Final settlement reached in 115-year-old land claim with northern Ont. First Nation
SUDBURY -- The Ontario government says it has reached a final settlement on a 115-year-old land claim with Flying Post First Nation, near Timmins.
A $14.1 million settlement will address the shortfall of land received by the First Nation as part of the James Bay Treaty, Treaty #9, which was originally signed in 1905.
Chief Murray Ray of Flying Post First Nation said he is "tickled pink" with the outcome. He believes the land shortfall was due to a miscommunication when the treaty was signed surrounding where the reserve was to be located.
The Flying Post First Nation reserve lands are located northwest of Timmins along the Ground Hog River, however, today the majority of its members live near Nipigon.
Ray said band members have never actually resided on the 26 square mile reserve because it is swampland and is an unsuitable place to build a village. He said the person that signed the treaty at the band's Rush Lake summer camp on behalf of the First Nation, Chief Black Ice, may have based the reserve boundaries on trapping lines and location of the people at the time but didn't take into account where the people actually lived.
That is why the band elected to take a cash settlement over acquiring more land, he said.
"It's been my pet project for 20-some years," said Ray. "Nothing changes. We still have the reserve."
He said approximately 240 members of the band are scattered across the continent due to several factors, with a large family living in Nipigon, northeast of Thunder Bay on Lake Superior.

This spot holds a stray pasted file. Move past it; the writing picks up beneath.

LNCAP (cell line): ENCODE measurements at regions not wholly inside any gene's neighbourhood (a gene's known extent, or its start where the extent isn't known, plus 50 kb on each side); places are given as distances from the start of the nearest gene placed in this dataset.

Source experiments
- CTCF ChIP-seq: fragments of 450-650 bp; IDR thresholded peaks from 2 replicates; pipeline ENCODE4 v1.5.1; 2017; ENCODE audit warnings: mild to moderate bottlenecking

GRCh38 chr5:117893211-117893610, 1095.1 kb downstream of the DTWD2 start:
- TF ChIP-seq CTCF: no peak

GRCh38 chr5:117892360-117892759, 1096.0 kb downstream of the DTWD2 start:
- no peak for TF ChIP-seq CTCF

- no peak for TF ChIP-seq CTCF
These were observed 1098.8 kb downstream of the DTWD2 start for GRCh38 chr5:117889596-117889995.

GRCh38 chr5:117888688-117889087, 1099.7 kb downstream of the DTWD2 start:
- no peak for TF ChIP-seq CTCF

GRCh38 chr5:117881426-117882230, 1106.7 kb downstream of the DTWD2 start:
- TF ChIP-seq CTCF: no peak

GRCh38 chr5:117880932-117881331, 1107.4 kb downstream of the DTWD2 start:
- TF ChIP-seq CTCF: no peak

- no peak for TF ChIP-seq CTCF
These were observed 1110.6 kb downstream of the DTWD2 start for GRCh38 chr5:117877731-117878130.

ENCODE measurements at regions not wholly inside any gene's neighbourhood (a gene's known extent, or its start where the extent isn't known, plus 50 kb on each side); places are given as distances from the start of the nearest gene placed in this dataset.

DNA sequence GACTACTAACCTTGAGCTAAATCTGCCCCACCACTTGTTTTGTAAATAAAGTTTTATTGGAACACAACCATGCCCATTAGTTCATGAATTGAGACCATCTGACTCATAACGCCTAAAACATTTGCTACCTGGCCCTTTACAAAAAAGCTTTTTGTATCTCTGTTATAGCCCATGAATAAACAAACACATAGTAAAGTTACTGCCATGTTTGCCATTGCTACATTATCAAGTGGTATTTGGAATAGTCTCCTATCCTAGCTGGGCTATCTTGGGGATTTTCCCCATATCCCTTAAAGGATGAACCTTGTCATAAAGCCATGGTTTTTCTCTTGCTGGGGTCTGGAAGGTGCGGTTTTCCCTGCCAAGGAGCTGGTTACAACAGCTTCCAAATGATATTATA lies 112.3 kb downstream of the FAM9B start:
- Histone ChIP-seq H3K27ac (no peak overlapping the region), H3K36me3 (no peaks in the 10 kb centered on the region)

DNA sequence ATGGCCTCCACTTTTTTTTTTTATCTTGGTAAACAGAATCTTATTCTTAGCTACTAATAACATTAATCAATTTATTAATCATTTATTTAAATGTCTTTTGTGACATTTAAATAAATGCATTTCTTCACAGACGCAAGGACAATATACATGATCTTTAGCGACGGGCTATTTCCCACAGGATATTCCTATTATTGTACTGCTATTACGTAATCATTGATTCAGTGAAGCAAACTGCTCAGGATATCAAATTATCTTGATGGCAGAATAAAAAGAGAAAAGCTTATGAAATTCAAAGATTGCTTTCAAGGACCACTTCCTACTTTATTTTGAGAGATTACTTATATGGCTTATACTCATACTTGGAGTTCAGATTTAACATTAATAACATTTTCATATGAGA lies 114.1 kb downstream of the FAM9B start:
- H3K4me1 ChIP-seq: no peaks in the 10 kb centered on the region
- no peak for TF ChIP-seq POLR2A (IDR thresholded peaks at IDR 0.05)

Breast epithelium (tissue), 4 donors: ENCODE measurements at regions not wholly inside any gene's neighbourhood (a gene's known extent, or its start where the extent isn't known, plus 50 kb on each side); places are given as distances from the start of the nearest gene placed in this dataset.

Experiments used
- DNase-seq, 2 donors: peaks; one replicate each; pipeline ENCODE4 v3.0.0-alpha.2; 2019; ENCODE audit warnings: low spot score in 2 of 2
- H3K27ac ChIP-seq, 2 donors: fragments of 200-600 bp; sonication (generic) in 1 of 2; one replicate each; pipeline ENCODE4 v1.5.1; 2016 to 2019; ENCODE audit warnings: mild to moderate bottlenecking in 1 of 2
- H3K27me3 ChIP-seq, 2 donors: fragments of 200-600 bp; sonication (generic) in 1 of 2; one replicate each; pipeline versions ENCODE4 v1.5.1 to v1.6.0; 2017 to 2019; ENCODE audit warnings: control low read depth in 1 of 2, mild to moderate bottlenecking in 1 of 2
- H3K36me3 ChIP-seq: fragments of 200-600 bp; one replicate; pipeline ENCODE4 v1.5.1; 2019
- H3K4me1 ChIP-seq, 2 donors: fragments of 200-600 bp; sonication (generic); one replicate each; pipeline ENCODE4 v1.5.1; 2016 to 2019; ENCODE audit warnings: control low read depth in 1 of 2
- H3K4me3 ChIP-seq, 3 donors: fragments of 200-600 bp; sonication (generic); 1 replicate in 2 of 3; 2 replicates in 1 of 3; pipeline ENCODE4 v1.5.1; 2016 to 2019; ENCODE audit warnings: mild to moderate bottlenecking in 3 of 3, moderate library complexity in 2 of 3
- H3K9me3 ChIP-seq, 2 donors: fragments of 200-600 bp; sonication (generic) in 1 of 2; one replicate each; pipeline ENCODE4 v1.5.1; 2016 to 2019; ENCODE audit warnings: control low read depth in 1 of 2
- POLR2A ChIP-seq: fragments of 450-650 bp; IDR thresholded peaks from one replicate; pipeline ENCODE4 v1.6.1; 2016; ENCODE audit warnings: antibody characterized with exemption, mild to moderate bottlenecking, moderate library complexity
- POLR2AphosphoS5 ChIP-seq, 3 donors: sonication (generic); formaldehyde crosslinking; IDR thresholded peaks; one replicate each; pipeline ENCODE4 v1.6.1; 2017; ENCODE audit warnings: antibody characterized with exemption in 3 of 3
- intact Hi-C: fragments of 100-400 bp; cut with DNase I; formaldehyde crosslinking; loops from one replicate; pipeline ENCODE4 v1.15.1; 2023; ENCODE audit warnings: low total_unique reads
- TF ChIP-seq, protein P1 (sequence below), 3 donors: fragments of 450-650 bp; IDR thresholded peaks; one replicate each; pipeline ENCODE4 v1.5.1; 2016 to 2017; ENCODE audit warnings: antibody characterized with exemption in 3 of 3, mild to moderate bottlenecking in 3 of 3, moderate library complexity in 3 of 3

"This is an important moment," said Chief Ray. "Flying Post First Nation and the province of Ontario have taken the proper steps to right a historic wrong for a loss that is almost 115-years-old. We had a successful ratification on December 2, 2019, and are confident it will contribute to our economic and social development. We are proud of all our members of voting age who cast their ballot in favour of this settlement."
Government officials say the settlement was approved by the First Nation members in a vote in December 2019, with 100 per cent of those who voted in favour of the agreement.
The chief said several new band members have shown interest in using the land and have discussed using the traditional territory to fish and hunt.
Flying Post First Nation joined the Wabun Tribal Council in 2007 after previously being an independent First Nation within the Nishnawbe-Aski Nation.
The Wabun Tribal Council says on its website: "The Canadian government did not respect the nomadic lifestyle of the Ojibway and Cree people of northern Ontario. As a result, when the document was signed, lands were set aside according to where the people happened to be located that particular time."
"I'm pleased that Ontario is fulfilling its outstanding obligation to Flying Post First Nation, dating back more than a century," said Greg Rickford, Minister of Indigenous Affairs in a news release Monday. "Settling land claims through co-operative negotiations and respectful dialogue is a key step towards reconciliation with Indigenous people."
Chief Ray said that the money from the settlement will have a big impact on the band members.
"It means a lot to us. Now, we get to run our programs without worrying about the government," said Ray.
He also said that any Flying Post First Nation member who wants to, regardless of where they live, can go to post-secondary school and have their education paid for.
The First Nation chief said that the biggest challenge in the fight was having three parties involved: the Government of Canada, Government of Ontario, and Flying Post.
He said there is no current plan to develop the reserve land and believes it would be "two steps back" to go on reserve and that wherever his band members call home, that is still your home.